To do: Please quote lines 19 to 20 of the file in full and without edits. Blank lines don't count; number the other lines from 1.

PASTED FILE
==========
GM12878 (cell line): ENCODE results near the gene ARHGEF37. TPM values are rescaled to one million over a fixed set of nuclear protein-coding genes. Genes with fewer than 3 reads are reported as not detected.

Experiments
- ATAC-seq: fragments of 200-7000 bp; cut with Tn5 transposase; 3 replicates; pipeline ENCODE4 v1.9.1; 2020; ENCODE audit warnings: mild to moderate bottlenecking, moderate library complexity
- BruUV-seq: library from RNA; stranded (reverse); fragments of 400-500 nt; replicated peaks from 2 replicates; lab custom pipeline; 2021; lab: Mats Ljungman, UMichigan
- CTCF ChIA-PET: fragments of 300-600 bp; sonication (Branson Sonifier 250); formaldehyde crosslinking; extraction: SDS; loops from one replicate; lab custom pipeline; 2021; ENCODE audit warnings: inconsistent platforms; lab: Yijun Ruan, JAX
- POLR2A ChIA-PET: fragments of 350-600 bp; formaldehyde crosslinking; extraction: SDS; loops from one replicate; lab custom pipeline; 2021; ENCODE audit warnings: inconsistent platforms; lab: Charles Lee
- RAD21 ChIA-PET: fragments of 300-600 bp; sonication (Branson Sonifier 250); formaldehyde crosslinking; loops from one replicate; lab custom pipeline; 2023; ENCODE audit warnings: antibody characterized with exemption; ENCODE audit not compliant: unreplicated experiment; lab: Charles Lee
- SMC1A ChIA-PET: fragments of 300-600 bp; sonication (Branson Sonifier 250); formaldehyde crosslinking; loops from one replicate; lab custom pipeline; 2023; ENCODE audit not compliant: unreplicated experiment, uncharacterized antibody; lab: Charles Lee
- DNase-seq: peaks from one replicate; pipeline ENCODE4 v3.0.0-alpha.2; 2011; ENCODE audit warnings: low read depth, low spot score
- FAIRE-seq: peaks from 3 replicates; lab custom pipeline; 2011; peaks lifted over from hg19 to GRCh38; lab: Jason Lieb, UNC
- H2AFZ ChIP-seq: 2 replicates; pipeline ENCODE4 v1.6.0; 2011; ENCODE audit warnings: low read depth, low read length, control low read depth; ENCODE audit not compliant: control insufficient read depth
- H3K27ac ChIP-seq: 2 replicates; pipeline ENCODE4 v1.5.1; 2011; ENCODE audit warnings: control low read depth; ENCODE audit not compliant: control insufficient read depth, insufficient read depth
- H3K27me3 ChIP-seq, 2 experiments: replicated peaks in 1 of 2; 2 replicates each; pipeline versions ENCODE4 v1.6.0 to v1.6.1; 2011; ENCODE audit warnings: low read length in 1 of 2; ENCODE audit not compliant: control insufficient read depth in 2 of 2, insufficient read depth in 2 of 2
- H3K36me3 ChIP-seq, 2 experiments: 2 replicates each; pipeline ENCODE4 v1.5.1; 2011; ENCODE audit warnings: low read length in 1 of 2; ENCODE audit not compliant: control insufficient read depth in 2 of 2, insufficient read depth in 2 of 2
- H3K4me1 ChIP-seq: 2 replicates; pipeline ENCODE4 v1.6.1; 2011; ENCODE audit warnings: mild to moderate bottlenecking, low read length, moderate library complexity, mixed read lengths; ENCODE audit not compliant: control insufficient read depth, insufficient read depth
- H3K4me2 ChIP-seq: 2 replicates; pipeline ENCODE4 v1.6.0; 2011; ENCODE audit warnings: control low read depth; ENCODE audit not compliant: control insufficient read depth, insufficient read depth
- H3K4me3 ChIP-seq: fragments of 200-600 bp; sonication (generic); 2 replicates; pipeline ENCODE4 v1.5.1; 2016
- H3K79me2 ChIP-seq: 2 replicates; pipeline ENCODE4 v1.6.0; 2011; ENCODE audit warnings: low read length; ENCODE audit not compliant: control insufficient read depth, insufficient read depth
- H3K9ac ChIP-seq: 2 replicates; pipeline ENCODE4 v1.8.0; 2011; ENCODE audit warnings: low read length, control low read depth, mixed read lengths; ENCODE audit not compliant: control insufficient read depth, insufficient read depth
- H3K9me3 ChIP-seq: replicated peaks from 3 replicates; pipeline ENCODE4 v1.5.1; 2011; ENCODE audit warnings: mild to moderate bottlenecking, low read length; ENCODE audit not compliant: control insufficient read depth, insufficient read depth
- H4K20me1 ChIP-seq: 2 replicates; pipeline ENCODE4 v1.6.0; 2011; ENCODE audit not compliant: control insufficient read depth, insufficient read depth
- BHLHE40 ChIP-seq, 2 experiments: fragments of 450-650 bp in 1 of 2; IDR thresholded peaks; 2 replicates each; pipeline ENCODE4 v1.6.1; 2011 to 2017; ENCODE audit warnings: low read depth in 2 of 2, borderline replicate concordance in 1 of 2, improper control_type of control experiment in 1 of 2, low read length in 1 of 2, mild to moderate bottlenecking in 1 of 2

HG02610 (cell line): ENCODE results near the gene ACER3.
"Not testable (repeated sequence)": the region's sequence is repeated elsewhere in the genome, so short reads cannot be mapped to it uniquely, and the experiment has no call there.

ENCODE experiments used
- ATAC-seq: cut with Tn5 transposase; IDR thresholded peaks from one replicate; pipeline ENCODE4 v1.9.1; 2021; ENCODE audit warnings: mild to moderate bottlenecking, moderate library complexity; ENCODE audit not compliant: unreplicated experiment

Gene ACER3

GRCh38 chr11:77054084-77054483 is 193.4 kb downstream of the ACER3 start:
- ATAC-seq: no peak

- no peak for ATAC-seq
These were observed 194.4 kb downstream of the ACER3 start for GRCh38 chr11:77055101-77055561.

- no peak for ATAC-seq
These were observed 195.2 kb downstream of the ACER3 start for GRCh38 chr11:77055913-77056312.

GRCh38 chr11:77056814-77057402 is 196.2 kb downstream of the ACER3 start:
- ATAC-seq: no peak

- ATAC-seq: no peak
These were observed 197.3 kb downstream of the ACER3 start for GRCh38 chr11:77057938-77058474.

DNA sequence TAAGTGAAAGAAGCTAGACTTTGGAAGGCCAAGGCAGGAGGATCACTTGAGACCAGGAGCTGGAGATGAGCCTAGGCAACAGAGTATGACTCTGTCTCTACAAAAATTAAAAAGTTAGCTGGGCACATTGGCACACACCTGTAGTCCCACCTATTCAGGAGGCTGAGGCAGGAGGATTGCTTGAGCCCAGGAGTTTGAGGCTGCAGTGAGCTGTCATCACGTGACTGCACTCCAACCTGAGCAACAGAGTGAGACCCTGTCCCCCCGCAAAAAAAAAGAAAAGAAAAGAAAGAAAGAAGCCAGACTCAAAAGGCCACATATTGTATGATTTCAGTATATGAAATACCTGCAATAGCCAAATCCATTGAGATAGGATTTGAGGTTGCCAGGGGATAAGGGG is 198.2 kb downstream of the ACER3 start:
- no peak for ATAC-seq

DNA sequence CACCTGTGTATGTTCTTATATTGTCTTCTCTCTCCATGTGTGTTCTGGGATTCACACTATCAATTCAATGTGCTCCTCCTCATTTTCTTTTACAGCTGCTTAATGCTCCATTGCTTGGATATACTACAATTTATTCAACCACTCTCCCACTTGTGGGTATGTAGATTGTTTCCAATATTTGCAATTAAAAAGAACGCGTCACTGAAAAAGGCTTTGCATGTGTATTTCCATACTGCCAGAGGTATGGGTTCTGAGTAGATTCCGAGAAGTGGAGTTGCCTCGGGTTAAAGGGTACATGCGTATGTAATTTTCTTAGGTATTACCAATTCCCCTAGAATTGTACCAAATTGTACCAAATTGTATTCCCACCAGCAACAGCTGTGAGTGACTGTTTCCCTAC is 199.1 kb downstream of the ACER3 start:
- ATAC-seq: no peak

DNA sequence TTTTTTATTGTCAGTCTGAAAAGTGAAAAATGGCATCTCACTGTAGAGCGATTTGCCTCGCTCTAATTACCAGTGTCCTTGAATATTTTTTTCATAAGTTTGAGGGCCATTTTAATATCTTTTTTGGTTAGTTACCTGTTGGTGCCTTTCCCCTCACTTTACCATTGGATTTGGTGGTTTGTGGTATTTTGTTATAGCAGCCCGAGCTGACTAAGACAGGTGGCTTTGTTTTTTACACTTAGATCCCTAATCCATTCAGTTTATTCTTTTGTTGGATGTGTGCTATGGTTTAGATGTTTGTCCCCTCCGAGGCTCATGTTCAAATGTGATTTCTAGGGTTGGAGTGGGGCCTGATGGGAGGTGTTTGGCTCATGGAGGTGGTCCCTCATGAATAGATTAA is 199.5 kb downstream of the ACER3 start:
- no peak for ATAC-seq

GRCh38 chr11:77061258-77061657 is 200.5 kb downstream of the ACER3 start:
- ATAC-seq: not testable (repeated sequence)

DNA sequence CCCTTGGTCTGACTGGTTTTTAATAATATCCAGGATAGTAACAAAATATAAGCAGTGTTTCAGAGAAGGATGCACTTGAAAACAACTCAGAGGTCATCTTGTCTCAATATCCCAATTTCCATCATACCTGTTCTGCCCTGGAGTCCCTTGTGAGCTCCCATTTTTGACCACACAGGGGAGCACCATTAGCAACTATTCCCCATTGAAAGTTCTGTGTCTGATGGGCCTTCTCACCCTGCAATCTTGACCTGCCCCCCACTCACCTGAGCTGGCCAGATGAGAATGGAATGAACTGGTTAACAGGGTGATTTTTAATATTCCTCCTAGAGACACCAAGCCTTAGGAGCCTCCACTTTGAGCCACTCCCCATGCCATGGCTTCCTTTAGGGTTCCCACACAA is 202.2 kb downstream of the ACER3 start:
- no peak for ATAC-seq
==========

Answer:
- H3K9ac ChIP-seq: 2 replicates; pipeline ENCODE4 v1.8.0; 2011; ENCODE audit warnings: low read length, control low read depth, mixed read lengths; ENCODE audit not compliant: control insufficient read depth, insufficient read depth
- H3K9me3 ChIP-seq: replicated peaks from 3 replicates; pipeline ENCODE4 v1.5.1; 2011; ENCODE audit warnings: mild to moderate bottlenecking, low read length; ENCODE audit not compliant: control insufficient read depth, insufficient read depth